As far as the performances go, there's nothing to complain about here at all. Coltrane makes a great supporting player while the fetching Cathy Tyson is attractive enough and interesting enough that you can absolutely see why George would start to develop feelings for her. Of course, this is basically Hoskins's show, he's rightfully top billed and very definitely the star of the show, delivering a performance that rivals the one he'll go down in the books for, that being The Long Good Friday, and seeing him share the screen with a legitimate legend like Michael Caine is really a treat for anyone who can appreciate seeing two of England's finest strut their stuff. There's a fair bit of violence and a realistic sense of bleakness to the picture that might turn some off but the mystery it unfolds is a compelling one and the film is never short on entertainment value. Jordan's picture is smart enough to let us get to know the character before then setting out to pull the rug out from underneath them, and in turn, us. This, however, is one instance where we enjoy the fall.The DVD:
Image presents Mona Lisa in an AVC encoded 1080p 1.85.1 anamorphic widescreen presentation that isn't exactly impressive. The first thing you'll notice are the compression artifacts that pop up in each and every one of the darker scenes and a fair amount of the lighter scenes too. The film itself is a pretty grainy one, though this in and of itself is not a problem, and the compression artifacts seem to compound this, as do the instances where macro-blocking rears its ugly head. This also results in some very obvious inconsistencies in the black levels. There is more detail and texture on display than there would be in a standard definition offering, but not much and while color reproduction is half way decent, this film really should have looked better than it does here.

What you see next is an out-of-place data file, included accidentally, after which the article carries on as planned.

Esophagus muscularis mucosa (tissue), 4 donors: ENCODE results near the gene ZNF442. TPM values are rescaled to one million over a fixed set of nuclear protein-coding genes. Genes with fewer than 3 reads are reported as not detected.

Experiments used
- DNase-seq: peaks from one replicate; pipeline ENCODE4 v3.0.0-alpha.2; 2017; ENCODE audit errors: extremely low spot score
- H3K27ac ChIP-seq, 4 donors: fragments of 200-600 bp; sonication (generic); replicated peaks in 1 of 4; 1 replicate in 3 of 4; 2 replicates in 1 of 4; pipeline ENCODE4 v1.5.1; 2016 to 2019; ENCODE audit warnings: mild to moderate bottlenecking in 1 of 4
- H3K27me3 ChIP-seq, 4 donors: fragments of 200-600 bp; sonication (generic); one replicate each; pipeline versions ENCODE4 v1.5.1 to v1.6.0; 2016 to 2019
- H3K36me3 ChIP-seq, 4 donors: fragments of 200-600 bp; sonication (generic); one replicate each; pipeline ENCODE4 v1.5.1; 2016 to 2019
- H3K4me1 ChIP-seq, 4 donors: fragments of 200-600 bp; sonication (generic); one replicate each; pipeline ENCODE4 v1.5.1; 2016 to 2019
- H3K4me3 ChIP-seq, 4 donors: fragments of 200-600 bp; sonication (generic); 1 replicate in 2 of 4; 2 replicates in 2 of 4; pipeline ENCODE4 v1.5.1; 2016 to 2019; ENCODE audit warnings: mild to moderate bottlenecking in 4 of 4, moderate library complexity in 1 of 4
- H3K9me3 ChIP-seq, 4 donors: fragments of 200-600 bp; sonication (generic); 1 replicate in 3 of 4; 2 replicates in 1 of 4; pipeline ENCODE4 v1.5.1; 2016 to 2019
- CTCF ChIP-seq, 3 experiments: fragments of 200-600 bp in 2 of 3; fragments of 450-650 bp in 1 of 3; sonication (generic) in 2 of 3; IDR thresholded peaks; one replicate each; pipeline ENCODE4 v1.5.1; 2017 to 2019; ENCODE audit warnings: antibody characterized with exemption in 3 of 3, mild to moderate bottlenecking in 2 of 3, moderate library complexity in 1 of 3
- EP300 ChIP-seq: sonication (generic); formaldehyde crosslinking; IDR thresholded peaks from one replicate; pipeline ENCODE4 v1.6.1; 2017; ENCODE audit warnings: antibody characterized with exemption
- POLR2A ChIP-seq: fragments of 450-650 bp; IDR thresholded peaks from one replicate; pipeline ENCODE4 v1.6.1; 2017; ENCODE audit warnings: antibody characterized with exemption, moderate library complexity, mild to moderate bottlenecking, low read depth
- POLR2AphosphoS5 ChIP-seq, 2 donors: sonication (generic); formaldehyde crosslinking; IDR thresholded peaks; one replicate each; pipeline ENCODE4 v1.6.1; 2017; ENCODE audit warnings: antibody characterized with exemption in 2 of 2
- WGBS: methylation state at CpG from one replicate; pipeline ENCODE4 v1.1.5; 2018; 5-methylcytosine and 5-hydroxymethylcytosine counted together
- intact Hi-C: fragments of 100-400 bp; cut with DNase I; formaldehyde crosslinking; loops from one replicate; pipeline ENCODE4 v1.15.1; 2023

The English language DTS-HD 5.1 Master Audio presentation on this Blu-ray sounds a whole lot like a 2.0 presentation despite the fact that both my receiver and the PS3 I was watching the movie on identified it as a 5.1 MA track (which the packaging also confirms). There's no noticeable rear channel avidity here at all, even if you listen really carefully for it. Regardless, if the surround action won't floor you at least the mix is serviceable enough. The dialogue is clean and clear and enough to understand even if it is a bit flat in a few spots. It's nothing to write home about but it's more or less problem free and it suits the movie well enough. Optional subtitles are provided in English SDH.Extras:
Aside from menus and chapter selection, the only extra on this disc is the film's theatrical trailer, presented in non-anamorphic widescreen and in standard definition.
Mona Lisa deliciously gritty and surprisingly involving thriller that hits that appreciable mix of tension and emotional impact really effectively. The fact that the cast is as good as they obviously helps but Jordan's picture really focuses in quite tightly on storytelling and technique and the results are very impressive. It's a shame then that Image's Blu-ray really isn't. The transfer is subpar, the audio mediocre, and the extras almost non-existent. I'd love to recommend this based on the strength of the film, as it's a very good one, but this release is subpar. Rent it.